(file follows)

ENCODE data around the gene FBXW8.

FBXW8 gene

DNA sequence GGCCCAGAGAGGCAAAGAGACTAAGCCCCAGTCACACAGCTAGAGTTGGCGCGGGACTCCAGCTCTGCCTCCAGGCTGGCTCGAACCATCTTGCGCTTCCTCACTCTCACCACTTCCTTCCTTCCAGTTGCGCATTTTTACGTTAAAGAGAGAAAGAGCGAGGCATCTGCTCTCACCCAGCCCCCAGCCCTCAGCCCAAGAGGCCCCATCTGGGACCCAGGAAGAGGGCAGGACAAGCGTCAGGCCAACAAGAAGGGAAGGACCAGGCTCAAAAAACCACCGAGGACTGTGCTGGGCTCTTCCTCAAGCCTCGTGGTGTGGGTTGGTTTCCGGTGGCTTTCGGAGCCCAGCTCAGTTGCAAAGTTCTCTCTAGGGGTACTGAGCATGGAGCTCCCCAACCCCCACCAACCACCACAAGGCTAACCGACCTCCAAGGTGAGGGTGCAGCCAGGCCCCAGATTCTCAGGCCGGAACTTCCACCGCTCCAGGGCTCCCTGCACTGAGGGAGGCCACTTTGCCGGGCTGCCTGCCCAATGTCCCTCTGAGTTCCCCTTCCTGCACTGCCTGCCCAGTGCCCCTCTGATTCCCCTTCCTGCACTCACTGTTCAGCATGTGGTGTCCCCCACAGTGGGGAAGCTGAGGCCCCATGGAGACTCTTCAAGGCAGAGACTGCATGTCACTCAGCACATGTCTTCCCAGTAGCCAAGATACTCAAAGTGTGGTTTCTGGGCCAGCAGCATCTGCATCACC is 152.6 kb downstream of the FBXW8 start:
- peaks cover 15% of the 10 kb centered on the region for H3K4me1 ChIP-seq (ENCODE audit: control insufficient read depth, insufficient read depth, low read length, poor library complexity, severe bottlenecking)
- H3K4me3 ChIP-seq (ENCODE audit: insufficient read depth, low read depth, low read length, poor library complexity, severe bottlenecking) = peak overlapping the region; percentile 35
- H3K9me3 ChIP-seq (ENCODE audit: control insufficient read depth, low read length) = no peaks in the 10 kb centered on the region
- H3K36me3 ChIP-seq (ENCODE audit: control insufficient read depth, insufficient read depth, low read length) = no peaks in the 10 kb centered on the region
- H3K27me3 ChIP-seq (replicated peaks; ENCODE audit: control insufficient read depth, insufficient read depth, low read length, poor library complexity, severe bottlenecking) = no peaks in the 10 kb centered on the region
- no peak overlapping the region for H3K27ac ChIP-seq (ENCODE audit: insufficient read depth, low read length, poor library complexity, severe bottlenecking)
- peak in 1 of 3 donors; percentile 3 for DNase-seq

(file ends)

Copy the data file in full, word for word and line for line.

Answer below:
ENCODE data around the gene FBXW8.

FBXW8 gene

DNA sequence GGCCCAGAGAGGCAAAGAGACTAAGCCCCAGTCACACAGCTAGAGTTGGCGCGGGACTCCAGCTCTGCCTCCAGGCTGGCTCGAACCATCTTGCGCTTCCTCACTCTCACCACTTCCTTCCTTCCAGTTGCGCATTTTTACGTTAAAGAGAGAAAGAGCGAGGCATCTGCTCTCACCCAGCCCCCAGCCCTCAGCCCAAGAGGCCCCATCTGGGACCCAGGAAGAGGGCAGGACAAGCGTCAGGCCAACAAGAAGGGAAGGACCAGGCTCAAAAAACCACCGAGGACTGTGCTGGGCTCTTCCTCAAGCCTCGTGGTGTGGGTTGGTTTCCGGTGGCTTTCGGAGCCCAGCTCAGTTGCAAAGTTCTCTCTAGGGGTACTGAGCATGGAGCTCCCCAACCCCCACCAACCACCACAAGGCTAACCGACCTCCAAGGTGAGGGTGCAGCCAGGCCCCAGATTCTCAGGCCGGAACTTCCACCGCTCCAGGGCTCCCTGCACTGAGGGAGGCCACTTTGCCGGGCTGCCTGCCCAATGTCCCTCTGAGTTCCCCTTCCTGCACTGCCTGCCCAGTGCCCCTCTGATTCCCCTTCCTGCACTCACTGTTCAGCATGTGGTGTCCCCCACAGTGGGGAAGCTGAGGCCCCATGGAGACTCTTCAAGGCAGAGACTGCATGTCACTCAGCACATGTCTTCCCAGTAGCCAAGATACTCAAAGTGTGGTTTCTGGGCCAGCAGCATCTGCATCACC is 152.6 kb downstream of the FBXW8 start:
- peaks cover 15% of the 10 kb centered on the region for H3K4me1 ChIP-seq (ENCODE audit: control insufficient read depth, insufficient read depth, low read length, poor library complexity, severe bottlenecking)
- H3K4me3 ChIP-seq (ENCODE audit: insufficient read depth, low read depth, low read length, poor library complexity, severe bottlenecking) = peak overlapping the region; percentile 35
- H3K9me3 ChIP-seq (ENCODE audit: control insufficient read depth, low read length) = no peaks in the 10 kb centered on the region
- H3K36me3 ChIP-seq (ENCODE audit: control insufficient read depth, insufficient read depth, low read length) = no peaks in the 10 kb centered on the region
- H3K27me3 ChIP-seq (replicated peaks; ENCODE audit: control insufficient read depth, insufficient read depth, low read length, poor library complexity, severe bottlenecking) = no peaks in the 10 kb centered on the region
- no peak overlapping the region for H3K27ac ChIP-seq (ENCODE audit: insufficient read depth, low read length, poor library complexity, severe bottlenecking)
- peak in 1 of 3 donors; percentile 3 for DNase-seq